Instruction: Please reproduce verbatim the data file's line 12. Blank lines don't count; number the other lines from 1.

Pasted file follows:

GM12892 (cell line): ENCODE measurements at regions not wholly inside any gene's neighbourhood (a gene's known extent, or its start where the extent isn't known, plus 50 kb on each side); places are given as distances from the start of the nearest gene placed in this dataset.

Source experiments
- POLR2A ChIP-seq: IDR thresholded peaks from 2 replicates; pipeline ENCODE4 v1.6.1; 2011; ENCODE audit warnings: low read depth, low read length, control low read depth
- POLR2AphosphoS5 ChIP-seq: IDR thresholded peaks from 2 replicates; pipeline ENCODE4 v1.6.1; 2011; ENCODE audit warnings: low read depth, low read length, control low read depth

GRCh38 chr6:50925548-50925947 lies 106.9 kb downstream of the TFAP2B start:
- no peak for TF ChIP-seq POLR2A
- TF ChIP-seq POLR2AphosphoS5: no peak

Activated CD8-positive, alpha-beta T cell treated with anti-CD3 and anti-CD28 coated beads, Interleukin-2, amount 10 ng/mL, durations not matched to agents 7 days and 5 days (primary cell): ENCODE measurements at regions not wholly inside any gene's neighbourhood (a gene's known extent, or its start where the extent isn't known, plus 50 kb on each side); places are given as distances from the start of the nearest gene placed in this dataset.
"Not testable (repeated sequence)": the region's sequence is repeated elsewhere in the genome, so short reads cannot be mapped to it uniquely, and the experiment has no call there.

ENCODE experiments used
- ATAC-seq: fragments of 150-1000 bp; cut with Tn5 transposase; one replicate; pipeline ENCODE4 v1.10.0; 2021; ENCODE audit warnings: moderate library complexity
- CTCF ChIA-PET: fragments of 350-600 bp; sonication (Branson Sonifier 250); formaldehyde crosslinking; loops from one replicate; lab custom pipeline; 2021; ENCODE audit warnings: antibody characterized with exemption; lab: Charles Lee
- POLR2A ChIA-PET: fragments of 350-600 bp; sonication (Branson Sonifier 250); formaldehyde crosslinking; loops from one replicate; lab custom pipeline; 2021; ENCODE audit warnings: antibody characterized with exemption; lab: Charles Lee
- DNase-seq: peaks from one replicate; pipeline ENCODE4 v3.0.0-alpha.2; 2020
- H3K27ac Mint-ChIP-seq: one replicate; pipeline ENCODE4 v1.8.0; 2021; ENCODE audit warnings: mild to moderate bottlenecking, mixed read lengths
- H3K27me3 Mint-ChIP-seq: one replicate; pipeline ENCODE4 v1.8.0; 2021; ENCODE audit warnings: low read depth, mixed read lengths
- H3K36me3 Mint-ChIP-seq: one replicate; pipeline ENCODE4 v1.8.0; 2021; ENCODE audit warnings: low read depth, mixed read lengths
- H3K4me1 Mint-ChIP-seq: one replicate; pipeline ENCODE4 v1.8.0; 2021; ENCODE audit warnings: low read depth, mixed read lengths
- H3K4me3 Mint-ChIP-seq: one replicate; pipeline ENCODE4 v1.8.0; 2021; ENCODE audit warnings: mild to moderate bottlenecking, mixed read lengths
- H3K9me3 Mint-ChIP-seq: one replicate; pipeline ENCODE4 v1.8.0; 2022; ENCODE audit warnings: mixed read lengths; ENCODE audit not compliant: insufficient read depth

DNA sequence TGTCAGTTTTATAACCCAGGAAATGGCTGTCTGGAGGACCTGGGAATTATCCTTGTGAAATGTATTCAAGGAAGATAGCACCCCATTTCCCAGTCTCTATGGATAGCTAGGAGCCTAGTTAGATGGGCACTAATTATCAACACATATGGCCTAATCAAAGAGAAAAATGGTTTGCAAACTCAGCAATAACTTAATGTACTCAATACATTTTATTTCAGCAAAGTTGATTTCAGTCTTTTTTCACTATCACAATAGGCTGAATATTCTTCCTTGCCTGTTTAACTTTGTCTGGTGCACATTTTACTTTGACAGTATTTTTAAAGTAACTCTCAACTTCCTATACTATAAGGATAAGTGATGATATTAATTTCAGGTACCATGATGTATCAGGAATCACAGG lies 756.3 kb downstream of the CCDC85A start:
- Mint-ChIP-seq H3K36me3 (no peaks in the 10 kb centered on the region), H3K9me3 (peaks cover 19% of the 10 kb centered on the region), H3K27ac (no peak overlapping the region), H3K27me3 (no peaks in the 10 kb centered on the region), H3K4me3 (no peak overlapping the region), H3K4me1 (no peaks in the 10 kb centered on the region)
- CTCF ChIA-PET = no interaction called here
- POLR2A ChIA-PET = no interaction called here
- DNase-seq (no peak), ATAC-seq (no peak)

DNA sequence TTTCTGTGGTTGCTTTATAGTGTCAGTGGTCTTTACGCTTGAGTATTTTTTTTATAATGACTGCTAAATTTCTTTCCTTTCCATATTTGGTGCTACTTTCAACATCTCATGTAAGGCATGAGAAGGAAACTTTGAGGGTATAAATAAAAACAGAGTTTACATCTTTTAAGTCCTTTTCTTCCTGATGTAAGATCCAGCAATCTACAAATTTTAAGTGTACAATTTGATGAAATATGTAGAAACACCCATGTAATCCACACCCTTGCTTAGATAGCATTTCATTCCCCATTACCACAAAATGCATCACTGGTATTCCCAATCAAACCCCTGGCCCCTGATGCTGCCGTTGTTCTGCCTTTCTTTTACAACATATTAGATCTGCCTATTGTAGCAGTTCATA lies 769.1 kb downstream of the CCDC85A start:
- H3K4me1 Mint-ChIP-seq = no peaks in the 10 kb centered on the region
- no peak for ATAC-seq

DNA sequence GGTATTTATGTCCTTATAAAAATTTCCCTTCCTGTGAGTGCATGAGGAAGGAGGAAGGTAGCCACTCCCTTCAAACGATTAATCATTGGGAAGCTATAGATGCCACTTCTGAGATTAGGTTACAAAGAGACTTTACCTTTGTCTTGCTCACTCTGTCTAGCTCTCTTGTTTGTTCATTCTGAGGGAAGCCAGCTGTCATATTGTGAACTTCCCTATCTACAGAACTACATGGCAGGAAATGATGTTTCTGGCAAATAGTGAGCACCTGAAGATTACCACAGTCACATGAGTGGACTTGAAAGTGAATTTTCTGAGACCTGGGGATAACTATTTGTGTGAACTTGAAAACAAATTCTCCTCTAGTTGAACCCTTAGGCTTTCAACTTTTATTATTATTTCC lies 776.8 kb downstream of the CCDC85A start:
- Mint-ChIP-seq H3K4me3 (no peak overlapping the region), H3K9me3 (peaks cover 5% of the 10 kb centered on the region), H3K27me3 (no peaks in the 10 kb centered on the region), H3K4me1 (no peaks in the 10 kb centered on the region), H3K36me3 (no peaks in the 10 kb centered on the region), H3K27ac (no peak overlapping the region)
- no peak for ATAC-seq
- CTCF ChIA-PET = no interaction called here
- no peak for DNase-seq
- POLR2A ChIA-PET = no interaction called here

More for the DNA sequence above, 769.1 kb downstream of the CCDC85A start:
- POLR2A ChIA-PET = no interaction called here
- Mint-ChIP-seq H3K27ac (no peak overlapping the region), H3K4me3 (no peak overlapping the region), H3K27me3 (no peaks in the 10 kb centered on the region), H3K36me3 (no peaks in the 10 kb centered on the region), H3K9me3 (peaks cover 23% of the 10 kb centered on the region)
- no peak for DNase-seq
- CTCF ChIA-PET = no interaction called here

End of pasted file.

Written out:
- CTCF ChIA-PET: fragments of 350-600 bp; sonication (Branson Sonifier 250); formaldehyde crosslinking; loops from one replicate; lab custom pipeline; 2021; ENCODE audit warnings: antibody characterized with exemption; lab: Charles Lee